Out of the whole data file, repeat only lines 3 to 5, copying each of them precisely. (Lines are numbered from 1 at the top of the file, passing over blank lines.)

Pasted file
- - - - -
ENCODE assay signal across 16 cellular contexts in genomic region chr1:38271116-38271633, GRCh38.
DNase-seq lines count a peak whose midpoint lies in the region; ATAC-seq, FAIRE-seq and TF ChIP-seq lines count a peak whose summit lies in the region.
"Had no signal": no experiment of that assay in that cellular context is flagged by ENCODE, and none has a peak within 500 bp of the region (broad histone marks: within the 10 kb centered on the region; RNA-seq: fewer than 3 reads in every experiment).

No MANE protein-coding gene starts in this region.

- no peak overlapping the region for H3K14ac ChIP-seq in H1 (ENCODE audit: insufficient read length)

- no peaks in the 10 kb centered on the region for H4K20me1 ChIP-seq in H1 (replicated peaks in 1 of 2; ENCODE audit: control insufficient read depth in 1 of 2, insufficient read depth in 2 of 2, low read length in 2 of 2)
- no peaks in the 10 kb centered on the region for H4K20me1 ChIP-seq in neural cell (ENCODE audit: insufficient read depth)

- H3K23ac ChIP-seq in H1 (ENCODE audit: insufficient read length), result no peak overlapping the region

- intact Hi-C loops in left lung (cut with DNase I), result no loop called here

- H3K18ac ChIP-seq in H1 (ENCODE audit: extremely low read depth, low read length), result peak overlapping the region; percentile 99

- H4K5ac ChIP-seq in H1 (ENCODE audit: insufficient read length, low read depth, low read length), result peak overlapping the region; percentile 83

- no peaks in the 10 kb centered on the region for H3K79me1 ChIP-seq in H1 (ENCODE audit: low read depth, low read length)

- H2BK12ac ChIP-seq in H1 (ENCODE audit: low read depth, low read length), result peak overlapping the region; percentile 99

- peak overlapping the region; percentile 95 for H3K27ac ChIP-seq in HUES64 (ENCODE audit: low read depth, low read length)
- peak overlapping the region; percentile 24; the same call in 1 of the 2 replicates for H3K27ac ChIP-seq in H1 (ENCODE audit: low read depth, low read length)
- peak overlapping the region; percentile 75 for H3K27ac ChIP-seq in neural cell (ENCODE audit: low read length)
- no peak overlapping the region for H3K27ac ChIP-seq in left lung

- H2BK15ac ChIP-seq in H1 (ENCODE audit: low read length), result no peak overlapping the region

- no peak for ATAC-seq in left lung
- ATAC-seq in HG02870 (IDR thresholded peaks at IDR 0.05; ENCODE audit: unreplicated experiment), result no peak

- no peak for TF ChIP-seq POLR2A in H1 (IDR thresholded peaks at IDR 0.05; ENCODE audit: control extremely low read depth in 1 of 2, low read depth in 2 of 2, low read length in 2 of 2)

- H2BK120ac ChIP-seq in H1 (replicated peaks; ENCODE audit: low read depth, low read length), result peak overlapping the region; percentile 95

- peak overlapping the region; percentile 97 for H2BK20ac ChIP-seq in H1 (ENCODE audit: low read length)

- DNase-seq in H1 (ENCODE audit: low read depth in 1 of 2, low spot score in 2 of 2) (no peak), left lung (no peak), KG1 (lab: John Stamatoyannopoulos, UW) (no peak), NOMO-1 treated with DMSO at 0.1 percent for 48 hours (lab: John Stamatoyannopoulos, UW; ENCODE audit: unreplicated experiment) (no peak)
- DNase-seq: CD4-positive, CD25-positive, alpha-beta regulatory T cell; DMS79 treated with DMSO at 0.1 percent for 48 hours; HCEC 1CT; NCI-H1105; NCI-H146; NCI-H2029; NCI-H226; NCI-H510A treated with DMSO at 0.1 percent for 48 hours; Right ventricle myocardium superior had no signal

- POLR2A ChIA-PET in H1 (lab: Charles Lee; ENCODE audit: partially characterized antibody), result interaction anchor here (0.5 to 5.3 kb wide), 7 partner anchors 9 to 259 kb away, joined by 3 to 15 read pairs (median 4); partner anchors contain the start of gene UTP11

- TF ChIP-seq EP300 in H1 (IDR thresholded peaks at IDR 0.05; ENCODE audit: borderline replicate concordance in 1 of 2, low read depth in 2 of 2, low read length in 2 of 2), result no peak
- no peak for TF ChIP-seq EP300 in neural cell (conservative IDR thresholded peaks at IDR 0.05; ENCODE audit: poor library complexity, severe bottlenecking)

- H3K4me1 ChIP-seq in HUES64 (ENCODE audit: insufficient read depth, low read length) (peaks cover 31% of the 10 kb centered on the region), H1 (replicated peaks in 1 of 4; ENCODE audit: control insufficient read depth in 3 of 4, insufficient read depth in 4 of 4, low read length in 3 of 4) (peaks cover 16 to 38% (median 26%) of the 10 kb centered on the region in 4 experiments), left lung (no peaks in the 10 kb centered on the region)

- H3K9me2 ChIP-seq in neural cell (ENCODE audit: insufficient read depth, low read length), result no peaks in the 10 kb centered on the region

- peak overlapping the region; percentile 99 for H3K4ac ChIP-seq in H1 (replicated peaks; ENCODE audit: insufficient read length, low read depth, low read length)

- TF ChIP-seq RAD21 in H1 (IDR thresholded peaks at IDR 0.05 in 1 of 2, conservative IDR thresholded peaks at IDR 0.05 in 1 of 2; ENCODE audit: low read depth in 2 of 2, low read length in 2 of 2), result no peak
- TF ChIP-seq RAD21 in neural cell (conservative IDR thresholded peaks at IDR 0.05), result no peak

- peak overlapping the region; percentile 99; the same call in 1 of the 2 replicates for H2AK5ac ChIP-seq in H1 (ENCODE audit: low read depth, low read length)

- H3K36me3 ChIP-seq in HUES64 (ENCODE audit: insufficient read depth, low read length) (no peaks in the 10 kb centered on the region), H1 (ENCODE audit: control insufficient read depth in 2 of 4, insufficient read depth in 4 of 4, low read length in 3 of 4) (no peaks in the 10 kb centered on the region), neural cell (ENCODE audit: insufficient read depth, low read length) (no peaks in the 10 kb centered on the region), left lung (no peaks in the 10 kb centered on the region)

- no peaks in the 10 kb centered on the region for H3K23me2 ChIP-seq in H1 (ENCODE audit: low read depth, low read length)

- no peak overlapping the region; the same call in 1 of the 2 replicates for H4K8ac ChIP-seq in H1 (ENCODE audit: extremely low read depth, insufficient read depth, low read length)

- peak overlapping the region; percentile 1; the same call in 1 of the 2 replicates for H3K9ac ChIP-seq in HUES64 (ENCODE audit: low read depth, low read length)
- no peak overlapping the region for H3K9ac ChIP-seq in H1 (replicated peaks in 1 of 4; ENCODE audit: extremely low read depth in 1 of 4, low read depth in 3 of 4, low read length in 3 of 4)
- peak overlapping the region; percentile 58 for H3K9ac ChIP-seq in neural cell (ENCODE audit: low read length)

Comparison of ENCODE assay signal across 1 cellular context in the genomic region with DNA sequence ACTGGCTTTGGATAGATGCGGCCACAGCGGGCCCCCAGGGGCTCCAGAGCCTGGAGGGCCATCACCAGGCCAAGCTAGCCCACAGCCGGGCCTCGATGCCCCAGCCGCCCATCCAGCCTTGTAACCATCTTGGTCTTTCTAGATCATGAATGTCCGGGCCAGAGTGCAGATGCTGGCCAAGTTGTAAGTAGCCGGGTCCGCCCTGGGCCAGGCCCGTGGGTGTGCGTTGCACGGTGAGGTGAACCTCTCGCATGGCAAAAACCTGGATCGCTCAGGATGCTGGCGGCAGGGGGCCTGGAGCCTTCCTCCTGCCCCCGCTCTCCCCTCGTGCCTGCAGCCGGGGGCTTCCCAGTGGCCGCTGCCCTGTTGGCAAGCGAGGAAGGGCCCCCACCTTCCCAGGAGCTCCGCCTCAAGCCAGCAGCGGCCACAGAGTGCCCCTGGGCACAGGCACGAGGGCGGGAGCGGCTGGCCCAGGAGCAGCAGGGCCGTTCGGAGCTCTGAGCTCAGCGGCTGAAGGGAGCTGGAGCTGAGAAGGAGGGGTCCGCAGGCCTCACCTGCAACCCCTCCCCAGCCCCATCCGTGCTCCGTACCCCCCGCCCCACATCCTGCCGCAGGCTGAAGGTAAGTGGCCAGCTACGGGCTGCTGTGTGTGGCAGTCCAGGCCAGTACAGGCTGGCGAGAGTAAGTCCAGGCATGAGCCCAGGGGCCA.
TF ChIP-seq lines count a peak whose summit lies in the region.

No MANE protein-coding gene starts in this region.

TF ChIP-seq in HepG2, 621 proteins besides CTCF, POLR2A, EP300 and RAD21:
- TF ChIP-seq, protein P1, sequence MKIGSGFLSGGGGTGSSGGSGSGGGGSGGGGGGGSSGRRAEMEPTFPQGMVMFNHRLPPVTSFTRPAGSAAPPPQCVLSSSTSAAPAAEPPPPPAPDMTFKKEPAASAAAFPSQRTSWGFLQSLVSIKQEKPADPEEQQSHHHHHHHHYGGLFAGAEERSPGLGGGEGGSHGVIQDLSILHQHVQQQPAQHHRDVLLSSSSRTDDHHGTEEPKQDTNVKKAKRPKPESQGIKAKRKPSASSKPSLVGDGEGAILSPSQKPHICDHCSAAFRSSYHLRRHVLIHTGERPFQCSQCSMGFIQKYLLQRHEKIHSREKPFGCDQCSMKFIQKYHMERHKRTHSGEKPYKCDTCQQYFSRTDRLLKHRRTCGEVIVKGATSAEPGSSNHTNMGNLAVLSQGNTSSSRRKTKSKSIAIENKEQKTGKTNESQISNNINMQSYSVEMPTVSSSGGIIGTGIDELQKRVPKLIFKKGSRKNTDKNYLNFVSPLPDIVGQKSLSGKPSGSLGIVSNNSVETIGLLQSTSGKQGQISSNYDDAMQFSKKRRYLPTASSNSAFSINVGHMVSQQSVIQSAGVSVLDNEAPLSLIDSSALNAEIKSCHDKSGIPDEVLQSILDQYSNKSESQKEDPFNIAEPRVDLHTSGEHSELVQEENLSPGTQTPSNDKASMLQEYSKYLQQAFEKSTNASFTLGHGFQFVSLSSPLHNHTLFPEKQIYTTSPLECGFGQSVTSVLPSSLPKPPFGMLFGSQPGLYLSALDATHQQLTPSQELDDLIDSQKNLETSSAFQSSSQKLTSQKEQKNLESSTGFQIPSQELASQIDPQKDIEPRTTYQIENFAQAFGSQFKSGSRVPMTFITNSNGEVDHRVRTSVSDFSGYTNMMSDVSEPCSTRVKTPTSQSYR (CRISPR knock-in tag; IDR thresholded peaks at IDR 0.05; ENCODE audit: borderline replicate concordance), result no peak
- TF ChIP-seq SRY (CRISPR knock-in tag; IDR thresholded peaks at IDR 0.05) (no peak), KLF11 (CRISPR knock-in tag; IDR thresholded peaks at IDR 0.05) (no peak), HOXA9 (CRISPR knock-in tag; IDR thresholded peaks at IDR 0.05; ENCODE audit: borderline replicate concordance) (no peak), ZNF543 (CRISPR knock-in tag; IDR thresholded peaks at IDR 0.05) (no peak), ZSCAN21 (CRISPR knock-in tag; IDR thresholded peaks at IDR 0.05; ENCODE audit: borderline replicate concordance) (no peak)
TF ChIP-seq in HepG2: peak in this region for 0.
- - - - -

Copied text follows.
"Had no signal": no experiment of that assay in that cellular context is flagged by ENCODE, and none has a peak within 500 bp of the region (broad histone marks: within the 10 kb centered on the region; RNA-seq: fewer than 3 reads in every experiment).

No MANE protein-coding gene starts in this region.

- no peak overlapping the region for H3K14ac ChIP-seq in H1 (ENCODE audit: insufficient read length)